The film contains considerable, mostly bloodless violence, including torture, a benign view of homosexual acts and a fleeting sexual reference. The Catholic News Service classification is L - limited adult audience, films whose problematic content many adults would find troubling. The Motion Picture Association of America rating is PG-13 - parents strongly cautioned. Some material may be inappropriate for children under 13.


McAleer is a guest reviewer for Catholic News Service

 
The Secret Life of Pets Print E-mail
Written by John Mulderig, Catholic News Service   
Friday, 15 July 2016 14:15

NEW YORK (CNS) - Back in 1995, the classic children's film "Toy Story" purported to show audiences what playthings get up to when they aren't being observed by people. Now "The Secret Life of Pets" (Universal) does much the same for domesticated animals.


The result is an entertaining animated free-for-all in which amusing characters and pleasing visuals of the Manhattan setting predominate over a serviceable but sketchy plot.


Terrier Max (voice of Louis C.K.) is the pampered pooch of New York apartment dweller Katie (voice of Ellie Kemper). Max's only complaint is that Katie's work separates them for much of the day.


While she's gone, though, Max is free to cavort with the other pets in the neighborhood, including Gidget (voiced by Jenny Slate), a fluffy Pomeranian who harbors a secret crush on him. With their owners absent, the animals not only communicate with one another, they act in all sorts of ways the humans never suspect.


Max's mostly pleasant routine is suddenly disrupted one evening when Katie brings home big, shaggy Duke (voice of Eric Stonestreet), a rescue dog from the pound. Though Duke initially tries his best to be friendly, Max, feeling threatened, rebuffs him. It's not long before the two sink into a rivalry that leads to the series of comic misadventures to which helmer Chris Renaud, together with co-director Yarrow Cheney, devotes most of his attention.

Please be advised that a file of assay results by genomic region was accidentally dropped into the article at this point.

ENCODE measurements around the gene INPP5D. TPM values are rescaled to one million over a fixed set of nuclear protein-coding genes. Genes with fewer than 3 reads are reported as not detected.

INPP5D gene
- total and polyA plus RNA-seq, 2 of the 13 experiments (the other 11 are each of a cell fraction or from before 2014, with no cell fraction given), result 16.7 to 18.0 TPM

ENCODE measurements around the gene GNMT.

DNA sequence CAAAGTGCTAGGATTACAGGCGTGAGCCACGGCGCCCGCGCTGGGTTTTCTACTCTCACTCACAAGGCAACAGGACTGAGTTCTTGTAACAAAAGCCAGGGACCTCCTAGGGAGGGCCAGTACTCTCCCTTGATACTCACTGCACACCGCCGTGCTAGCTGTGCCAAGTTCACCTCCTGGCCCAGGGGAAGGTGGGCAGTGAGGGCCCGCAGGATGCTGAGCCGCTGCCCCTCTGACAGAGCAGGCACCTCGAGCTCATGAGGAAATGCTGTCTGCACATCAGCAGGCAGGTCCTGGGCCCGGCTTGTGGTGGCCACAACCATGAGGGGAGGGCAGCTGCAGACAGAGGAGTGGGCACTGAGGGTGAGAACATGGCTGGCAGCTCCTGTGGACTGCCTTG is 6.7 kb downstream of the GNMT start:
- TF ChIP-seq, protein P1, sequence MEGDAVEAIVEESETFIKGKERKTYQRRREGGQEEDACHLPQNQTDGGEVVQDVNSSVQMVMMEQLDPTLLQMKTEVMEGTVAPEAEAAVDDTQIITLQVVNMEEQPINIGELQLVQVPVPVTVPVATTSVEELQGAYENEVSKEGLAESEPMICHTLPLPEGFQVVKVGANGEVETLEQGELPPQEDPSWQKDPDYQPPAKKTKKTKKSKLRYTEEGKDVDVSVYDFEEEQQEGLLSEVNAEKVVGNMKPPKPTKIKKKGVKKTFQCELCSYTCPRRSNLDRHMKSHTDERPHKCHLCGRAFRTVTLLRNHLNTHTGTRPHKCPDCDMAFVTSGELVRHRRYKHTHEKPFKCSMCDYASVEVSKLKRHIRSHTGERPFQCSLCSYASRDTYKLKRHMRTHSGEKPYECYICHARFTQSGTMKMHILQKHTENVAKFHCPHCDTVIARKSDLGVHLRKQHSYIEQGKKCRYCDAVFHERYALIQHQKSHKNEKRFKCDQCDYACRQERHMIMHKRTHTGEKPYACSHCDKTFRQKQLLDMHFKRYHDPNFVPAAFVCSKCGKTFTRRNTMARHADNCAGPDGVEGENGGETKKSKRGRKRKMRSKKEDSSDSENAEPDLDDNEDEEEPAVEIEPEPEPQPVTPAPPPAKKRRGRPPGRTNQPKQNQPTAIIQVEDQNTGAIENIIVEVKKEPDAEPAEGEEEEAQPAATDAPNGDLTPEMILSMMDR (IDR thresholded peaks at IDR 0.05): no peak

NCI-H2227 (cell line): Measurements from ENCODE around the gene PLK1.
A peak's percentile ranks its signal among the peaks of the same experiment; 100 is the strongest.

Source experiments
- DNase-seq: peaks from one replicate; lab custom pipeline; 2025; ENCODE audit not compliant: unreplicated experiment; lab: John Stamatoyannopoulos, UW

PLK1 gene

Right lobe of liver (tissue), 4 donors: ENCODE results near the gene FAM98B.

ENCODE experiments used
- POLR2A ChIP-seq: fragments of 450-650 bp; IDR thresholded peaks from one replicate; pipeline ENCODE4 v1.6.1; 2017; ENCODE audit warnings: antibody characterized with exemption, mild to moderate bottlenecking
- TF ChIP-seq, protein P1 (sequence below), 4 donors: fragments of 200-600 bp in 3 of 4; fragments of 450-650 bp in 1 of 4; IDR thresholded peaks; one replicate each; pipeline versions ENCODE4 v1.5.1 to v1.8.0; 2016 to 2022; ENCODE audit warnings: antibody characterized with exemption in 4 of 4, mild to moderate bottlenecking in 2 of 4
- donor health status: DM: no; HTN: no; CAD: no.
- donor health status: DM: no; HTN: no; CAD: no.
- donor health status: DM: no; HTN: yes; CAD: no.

As Max and Duke go inadvertently on the lam - and struggle to evade the city's animal enforcement officers - they fall in with a variety of colorful personalities.


These include Snowball (voice of Kevin Hart), a diminutive rabbit whose manners, vocabulary and fondness for violence incongruously mimic those of a crazed gang leader, as well as a hawk named Tiberius (voice of Albert Brooks). Tiberius has an ongoing ethical dilemma: he's torn between his desire to befriend other creatures and his urge to devour them.


The upshot of it all is that Max and Duke's mutual hostility begins to melt away in the face of shared adversity. And romance blossoms as Gidget proves her mettle in Max's hour of need.


Targeted tots will learn lessons about accepting the arrival of a younger sibling and about the value of self-sacrifice. The smallest moviegoers, however, may be put off by the dangers that loom on screen while some parents may not be pleased by all the litterbox humor on display there.


Those mild lapses in taste aside, "The Secret Life of Pets" makes for an experience as warm and fuzzy as a cuddle with your favorite puppy or pussycat. The feature is preceded by an animated short, "Mower Minions," in which the pixilated creatures of the title attempt to raise some cash by doing yardwork-  with predictably chaotic, and hilarious, consequences.


The film contains potentially frightening scenes of peril, considerable cartoon violence and numerous scatological jokes involving animals. The Catholic News Service classification is A-I-- general patronage. The Motion Picture Association of America rating is PG - parental guidance suggested. Some material may not be suitable for children.

Mulderig is on the staff of Catholic News Service.